~pinky swears



our breath smelled like gumballs

and we took turns counting

freckles on the other’s nose

it was summer before second-grade, 1973

we were best friends forever, lisa and I

two peas in matching pigtails and polyester

bonded by pinky swears

we hung upside down from her maple tree

squished footprints in mud

along the edge of her frontyard pond

laid in thick grass for hours

whispering how we wanted to

kiss scottie denoon behind

the big playground sliding board

because he was the cutest boy in school

we answered all the important questions

seven year old girls have

with daisy petals and magic 8-balls

made wishes on shooting stars and

fallen lashes

          and I used to wish most of all

          that my eyes could be the same

          shade of blue as hers

          it was like god himself cut out tiny 

          circles of sky

we spent every weekend together

on bicycles and horseback

danced together, skipped arm-in-arm

chased butterflies through wildflowers

beside her pasture field

discovered the beauty in flight 

and the significance of wings 

she was absent from school when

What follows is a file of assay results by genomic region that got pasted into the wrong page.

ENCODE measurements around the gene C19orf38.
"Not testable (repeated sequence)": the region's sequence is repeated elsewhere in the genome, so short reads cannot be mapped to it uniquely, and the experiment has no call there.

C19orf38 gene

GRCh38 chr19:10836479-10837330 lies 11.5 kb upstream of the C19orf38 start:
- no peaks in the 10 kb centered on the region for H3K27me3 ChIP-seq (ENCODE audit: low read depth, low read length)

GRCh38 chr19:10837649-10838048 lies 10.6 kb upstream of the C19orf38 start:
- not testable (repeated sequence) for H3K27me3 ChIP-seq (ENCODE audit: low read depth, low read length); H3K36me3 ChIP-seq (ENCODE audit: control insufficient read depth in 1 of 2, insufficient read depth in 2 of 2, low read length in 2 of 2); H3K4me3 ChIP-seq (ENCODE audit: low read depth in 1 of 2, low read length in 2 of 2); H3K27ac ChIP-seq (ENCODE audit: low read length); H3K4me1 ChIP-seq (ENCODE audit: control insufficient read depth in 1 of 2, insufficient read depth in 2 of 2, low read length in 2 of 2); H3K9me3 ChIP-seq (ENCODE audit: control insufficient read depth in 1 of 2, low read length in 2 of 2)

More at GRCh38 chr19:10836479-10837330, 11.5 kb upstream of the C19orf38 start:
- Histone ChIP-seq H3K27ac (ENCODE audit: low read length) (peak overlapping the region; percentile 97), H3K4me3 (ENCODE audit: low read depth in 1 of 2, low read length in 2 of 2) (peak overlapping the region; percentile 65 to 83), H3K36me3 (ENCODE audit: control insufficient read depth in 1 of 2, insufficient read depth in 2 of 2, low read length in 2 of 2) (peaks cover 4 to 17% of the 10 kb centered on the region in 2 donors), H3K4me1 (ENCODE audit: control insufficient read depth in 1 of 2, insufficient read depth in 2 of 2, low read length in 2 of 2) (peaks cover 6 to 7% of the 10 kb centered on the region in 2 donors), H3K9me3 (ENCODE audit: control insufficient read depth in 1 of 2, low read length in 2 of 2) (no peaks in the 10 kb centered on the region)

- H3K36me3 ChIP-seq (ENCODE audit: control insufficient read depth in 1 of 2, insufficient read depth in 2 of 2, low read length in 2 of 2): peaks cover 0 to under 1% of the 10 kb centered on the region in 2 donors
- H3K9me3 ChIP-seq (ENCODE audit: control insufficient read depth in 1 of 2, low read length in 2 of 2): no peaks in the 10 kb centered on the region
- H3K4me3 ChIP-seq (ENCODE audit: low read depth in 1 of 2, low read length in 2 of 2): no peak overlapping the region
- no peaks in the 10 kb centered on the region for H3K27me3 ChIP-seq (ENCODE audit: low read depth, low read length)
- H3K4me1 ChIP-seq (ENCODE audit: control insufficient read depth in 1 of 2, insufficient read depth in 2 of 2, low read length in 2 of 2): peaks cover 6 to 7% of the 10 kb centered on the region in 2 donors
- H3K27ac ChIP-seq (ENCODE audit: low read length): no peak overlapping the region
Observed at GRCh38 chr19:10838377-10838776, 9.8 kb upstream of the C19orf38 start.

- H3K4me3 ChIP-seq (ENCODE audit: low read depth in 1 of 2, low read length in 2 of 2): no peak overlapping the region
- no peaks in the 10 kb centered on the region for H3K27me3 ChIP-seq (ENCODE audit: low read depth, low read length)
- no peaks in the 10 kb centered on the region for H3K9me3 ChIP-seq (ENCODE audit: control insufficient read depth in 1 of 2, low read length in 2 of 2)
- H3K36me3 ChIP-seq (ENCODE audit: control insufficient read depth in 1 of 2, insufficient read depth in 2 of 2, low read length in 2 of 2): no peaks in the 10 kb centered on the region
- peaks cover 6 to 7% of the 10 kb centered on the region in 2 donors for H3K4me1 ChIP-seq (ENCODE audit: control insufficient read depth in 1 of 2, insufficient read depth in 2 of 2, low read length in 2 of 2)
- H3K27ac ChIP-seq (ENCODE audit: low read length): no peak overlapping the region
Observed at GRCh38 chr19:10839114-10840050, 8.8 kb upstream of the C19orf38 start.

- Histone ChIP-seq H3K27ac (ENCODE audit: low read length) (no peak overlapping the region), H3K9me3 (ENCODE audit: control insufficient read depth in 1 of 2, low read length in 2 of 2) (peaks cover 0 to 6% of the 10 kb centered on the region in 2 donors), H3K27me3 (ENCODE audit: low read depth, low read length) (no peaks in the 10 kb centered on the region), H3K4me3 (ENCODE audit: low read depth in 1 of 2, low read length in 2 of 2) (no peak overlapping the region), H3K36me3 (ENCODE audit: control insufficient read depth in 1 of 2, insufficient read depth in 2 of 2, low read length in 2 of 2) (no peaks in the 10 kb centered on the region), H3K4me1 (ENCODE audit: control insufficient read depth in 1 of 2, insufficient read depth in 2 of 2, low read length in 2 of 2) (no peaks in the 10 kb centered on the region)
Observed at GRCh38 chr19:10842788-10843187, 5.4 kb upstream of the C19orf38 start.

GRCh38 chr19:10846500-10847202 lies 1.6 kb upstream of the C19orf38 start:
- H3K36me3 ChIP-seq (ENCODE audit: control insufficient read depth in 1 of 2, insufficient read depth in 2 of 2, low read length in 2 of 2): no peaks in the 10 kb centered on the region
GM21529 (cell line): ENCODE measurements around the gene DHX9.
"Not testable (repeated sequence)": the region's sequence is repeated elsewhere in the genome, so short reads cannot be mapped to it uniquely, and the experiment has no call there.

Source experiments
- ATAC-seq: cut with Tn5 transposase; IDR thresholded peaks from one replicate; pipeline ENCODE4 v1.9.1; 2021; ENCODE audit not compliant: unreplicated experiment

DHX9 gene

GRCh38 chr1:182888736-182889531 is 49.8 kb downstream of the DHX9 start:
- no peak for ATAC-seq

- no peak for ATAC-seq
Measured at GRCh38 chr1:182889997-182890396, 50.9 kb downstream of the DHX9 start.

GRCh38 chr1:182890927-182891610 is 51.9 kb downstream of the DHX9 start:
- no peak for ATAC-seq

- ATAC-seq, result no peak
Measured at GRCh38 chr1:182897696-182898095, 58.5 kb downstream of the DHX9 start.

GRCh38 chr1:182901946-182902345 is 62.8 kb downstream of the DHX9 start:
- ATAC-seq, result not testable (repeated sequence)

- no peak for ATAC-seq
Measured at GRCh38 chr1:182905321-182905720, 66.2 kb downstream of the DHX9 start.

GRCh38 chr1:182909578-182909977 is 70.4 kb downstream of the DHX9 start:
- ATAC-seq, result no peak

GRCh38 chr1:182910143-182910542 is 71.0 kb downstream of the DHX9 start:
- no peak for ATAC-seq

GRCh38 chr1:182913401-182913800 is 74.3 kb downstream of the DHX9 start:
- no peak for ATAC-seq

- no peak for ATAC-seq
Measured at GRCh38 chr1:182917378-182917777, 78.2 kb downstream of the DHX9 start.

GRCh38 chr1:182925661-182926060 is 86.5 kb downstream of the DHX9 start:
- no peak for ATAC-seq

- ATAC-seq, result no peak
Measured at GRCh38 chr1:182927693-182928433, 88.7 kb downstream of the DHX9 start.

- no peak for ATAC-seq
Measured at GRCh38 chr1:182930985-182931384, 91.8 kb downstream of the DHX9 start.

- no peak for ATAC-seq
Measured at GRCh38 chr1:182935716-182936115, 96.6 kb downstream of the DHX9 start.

her dad called my dad that friday evening

me, busily packing my holly hobby


some kind of flu, they thought and

we would surely play together the following


she collapsed in the driveway, riding her bike

          an aneurysm burst in her brain

she died in her mother’s arms, in the rough

gravel, her blue eyes open, staring heavenward

          she was seven

          and we were best friends forever

when my youngest daughter was born, she had

those same eyes, carved from a summer sky

it was a hot july day that we brought her home

from the hospital, sat her carseat on the picnic table

as family gathered around to meet her and almost

immediately, the most beautiful brandeis butterfly paused

on my shoulder, fluttering, as if to remind me of 

          the beauty found in blue and 

          the significance of wings

©  lori hamilton


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